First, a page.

How to Better Market Your Tour Bus Operation

LCT Staff
Posted on May 1, 2002

Whether you currently have a tour bus operation, or you?re considering diversifying and don?t know where to start, the first step is identifying and knowing your customer. Next, using effective marketing to reach your customers is crucial to the success of your business.

Michael Schoolman, director of business development for Classic Transportation Group in Bohemia, N.Y., targets large organizations that put together group travel. ?Tour companies that specialize in sightseeing excursions, church groups, schools, colleges and universities are all groups to focus on,? Schoolman says.

Jeff Goebel, vice president of Hopkins Airport Limousine in Cleveland, Ohio, says that senior citizens are his prime customers, and he targets this group by participating in senior open houses and building relationships with travel arrangers at senior centers. ?The senior market is kind of fickle,? Goebel says. ?They like dealing with one person, and if you do a good job for them, generally they come back to you. Building relationships is crucial to generating and keeping this business.?

Getting Started with Tours Before taking the plunge into a new market, do some initial market research and find out if any of your customers currently have a need for this type of vehicle and transportation. ?We have an advantage because we?re an integrated company,? Schoolman says. ?We have limousines, vans and buses. Many times that?s an advantage where you can go to a customer and say, ?we can handle all of your transportation needs from a small group to a very large group.? The best way to get started is to talk to your own customers and see what kind of need they have for the service.?

Check out who is currently in the market offering this service ? who is the competition?

If there?s little competition, you may find a niche. Or you may find a niche to use a coach for something different than someone else is using it for right now. ?Find out what?s going on in your market, and if you were to get into the market, how it would help you out,? Schoolman says.

The ABCs of DMCs A destination management company has knowedge of the local area and sights, and the resources to coordinate events, activities, tours and transportation. Typically, a meeting planner will contact a DMC to coordinate an event. Consider aligning yourself with a local DMC to become the preferred carrier for its packaged events. Or, position your company to meeting planners as a transportation company that can also include a ?meet-and-greet? service.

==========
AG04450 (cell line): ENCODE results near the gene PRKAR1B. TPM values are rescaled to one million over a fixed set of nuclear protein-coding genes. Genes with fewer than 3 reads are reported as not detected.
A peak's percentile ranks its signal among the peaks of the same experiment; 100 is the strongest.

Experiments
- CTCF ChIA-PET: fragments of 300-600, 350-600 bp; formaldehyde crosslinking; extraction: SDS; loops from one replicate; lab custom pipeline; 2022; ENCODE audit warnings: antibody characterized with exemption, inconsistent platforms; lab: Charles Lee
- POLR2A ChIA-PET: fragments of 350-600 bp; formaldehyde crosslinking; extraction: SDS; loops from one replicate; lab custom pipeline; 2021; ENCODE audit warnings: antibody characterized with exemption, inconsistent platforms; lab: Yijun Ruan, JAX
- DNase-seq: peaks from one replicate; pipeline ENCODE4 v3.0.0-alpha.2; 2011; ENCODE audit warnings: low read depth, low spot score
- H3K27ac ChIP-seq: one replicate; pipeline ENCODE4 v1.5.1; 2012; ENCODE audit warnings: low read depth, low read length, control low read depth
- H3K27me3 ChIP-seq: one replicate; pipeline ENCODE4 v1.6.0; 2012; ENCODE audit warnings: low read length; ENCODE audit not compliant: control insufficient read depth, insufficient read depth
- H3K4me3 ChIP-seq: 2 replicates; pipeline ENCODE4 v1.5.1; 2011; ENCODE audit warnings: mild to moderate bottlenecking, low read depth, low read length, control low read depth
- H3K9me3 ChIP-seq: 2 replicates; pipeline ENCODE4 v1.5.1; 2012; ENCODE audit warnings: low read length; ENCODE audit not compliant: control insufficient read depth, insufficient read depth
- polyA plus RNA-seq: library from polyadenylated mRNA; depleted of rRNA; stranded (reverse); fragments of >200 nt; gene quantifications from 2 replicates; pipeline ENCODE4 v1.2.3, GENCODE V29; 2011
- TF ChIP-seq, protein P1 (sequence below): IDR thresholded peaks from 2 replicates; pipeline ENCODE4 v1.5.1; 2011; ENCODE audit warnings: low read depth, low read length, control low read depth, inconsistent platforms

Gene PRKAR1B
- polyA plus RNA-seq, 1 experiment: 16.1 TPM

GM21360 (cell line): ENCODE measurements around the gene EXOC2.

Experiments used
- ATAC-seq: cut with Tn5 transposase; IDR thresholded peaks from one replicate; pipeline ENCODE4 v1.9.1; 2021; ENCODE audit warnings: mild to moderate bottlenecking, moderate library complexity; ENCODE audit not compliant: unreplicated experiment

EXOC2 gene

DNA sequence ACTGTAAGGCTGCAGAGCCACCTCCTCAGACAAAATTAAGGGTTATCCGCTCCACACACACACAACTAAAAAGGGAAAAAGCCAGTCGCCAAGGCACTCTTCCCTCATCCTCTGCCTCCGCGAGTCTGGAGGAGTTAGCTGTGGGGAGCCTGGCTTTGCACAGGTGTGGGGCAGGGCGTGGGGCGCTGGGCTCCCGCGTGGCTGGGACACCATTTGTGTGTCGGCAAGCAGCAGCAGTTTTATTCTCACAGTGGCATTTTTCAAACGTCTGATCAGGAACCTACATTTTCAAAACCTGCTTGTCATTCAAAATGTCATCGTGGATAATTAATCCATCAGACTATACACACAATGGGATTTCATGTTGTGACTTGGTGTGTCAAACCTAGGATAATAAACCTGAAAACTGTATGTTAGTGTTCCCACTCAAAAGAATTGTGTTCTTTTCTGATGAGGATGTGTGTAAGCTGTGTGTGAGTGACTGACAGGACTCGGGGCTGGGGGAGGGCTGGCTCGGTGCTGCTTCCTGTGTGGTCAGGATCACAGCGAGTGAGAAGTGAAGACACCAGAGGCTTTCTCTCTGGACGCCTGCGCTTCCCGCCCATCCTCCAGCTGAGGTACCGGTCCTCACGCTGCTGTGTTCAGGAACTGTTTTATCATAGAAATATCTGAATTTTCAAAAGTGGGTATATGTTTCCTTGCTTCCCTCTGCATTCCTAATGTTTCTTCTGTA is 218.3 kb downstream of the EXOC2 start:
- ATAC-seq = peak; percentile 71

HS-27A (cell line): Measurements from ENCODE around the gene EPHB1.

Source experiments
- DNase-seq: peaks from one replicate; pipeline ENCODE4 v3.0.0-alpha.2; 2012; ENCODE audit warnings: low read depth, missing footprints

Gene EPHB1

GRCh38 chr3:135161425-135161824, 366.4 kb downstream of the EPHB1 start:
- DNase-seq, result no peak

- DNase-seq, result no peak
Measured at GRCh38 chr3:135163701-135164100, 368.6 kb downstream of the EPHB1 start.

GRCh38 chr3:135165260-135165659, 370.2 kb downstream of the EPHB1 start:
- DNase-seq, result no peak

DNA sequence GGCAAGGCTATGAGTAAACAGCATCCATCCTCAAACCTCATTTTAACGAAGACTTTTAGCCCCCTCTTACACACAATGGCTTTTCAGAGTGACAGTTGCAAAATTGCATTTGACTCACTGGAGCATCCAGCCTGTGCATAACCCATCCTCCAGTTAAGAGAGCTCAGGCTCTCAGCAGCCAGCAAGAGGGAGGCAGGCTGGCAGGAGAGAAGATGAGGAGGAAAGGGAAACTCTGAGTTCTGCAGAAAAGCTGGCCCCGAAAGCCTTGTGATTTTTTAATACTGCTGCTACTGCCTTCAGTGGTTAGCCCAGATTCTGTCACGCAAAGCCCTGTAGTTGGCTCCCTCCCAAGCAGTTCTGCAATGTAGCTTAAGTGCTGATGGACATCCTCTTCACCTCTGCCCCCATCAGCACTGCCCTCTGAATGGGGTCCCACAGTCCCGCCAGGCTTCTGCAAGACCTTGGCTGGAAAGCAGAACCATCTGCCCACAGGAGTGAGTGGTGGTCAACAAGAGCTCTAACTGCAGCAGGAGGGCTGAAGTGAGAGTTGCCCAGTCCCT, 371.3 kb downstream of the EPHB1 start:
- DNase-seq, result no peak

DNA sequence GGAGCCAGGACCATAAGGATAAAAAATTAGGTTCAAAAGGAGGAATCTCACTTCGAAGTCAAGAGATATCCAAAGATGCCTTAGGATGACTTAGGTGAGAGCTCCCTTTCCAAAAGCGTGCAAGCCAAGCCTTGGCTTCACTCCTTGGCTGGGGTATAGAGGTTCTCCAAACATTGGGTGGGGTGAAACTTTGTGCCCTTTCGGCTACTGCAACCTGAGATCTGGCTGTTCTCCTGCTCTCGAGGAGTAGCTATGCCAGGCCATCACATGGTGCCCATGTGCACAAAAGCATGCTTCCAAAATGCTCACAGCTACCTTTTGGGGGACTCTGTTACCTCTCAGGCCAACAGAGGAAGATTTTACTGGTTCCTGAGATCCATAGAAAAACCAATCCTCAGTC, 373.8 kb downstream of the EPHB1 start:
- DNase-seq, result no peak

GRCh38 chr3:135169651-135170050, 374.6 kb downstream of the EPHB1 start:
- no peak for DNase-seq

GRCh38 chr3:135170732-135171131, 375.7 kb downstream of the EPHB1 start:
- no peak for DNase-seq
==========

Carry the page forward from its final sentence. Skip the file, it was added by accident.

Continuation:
While Best Transportation in Huntington Beach, Calif., works with DMCs, the company has a slightly different view on the partnership. ?We work with DMCs whose clients demand the high level of service we provide,? says Ken Noguera, director of sales and marketing for Best. ?However, we must be able to charge what we need in order to make a profit on each run. We know that volume will not magically make up the difference.?

Noguera cautions that many transportation providers are willing to work on low margins for volume, and they forget that volume alone wears out your staff and your equipment. ?The fact that a person calls and identifies himself or herself as a DMC does not automatically entitle them to a ?DMC rate? or special discount,? Noguera says. ?While I certainly appreciate the fact that our cost of sale is reduced when someone hands us a travel manifest, I never forget that we?ve invested a couple of million dollars in equipment and systems, and it?s not there solely for the purpose of a DMC or anyone else to use as a profit center.?

Choosing Advertising Methods There are many types of marketing methods available to business owners, from simple Yellow Pages advertisements to creating a company Web site. Below are some advertising tools that have proven successful for operators. Consider using a combination of these methods to reach potential clients.

... for more on this topic, check out the May issue of LCT magazine!

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